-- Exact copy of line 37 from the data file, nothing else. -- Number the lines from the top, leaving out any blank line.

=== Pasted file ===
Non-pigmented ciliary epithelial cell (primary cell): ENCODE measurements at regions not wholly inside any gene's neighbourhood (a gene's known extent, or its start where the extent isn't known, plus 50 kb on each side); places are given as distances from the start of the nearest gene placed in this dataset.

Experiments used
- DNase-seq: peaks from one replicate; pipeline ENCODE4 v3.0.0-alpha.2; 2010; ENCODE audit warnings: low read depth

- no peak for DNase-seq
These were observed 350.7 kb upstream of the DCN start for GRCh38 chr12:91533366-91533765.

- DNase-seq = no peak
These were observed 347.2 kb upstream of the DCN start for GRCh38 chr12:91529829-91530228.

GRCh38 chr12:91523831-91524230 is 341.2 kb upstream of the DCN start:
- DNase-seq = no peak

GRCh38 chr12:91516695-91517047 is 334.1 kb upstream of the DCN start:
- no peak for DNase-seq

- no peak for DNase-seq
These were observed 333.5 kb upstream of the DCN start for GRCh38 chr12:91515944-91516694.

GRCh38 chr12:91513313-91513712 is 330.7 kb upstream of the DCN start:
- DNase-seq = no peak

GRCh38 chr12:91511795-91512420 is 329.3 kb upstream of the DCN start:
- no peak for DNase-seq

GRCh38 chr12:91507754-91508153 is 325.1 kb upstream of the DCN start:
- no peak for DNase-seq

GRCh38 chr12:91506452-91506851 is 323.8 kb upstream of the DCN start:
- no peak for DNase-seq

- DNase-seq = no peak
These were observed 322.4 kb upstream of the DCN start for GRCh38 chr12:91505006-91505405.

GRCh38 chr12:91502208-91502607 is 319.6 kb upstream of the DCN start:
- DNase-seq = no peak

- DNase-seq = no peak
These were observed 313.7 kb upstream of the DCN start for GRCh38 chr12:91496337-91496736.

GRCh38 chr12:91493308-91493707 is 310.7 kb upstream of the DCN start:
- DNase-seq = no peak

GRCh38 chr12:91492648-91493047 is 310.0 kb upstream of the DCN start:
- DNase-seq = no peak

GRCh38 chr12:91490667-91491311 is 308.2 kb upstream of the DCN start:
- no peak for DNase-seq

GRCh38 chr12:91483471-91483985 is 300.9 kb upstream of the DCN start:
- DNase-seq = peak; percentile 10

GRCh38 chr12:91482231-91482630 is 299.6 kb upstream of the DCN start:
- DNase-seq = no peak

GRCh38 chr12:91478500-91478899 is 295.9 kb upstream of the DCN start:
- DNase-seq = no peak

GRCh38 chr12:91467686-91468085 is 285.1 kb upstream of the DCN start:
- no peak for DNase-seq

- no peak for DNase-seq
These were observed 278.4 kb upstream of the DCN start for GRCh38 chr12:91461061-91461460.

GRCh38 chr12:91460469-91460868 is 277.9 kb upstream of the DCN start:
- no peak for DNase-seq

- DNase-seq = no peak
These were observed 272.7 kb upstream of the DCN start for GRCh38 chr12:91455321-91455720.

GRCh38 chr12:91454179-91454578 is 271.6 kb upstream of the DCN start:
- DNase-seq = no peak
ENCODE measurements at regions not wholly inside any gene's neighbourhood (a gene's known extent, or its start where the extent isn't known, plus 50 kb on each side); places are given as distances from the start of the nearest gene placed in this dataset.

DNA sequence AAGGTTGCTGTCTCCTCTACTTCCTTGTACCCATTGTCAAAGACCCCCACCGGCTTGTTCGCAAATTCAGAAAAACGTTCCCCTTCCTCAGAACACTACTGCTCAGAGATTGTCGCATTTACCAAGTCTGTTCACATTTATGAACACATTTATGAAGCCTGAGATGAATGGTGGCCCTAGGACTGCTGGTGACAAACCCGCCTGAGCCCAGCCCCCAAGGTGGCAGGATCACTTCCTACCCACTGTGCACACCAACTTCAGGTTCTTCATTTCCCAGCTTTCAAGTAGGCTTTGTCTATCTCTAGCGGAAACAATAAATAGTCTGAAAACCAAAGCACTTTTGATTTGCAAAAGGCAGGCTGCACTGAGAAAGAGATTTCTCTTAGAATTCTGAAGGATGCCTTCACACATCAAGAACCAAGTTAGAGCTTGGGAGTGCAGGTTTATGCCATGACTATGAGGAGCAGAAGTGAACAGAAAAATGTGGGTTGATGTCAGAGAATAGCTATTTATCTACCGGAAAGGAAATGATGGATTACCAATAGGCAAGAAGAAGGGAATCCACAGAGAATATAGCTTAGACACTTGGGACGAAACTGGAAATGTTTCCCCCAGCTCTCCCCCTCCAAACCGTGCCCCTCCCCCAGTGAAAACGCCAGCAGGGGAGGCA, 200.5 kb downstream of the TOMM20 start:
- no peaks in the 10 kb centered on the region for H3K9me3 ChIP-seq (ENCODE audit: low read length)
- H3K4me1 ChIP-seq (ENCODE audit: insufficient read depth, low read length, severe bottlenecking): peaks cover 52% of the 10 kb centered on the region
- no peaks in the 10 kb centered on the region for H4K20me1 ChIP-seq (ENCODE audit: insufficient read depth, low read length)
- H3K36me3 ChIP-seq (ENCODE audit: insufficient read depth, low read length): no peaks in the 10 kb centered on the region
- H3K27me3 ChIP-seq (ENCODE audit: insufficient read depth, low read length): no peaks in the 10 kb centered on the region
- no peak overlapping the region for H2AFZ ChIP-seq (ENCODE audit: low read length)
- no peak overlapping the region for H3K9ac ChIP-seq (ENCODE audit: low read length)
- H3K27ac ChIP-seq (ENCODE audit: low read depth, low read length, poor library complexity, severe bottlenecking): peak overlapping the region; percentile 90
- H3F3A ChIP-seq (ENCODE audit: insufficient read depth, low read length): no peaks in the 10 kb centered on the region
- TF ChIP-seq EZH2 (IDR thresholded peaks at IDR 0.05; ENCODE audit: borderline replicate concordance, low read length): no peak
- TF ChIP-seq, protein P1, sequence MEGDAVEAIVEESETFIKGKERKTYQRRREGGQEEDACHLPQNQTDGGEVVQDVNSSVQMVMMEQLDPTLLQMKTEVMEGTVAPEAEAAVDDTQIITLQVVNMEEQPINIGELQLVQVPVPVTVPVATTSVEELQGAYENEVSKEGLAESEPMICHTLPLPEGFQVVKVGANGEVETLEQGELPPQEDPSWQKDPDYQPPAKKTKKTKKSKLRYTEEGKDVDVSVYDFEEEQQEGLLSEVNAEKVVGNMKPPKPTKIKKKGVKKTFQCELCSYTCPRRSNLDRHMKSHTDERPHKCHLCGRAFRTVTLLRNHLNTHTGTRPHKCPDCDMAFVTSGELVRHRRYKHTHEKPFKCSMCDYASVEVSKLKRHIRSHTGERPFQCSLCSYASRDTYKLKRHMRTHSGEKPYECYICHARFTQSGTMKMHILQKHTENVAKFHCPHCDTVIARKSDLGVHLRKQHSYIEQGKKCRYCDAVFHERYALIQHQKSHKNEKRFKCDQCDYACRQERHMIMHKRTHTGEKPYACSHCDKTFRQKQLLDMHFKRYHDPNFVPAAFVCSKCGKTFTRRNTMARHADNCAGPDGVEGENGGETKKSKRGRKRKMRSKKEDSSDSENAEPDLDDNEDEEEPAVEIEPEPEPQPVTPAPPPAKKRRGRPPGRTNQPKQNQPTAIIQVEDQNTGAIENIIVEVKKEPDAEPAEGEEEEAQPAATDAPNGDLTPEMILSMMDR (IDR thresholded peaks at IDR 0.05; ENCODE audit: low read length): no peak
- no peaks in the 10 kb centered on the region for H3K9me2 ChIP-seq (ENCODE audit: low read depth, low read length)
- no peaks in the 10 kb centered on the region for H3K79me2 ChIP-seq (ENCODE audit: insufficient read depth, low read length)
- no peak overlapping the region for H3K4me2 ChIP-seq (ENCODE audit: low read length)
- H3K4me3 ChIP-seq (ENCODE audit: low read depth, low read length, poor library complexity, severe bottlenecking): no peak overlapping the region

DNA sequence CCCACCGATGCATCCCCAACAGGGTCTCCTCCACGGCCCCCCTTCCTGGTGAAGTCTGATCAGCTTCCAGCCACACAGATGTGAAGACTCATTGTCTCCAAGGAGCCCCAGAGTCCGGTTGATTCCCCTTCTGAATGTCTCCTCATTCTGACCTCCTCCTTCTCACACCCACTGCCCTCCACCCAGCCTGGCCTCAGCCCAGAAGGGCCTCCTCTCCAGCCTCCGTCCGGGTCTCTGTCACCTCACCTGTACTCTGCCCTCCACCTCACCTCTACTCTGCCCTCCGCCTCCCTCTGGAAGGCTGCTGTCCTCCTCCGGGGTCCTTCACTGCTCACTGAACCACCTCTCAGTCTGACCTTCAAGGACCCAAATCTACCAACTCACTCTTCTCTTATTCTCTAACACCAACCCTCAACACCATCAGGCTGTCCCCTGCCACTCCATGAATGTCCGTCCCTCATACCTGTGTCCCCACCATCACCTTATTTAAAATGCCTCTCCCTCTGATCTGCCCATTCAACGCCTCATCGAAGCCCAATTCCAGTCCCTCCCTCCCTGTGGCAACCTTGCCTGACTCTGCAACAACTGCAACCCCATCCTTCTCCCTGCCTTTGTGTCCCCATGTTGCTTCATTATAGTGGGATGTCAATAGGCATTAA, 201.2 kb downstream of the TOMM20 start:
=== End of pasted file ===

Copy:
- DNase-seq = no peak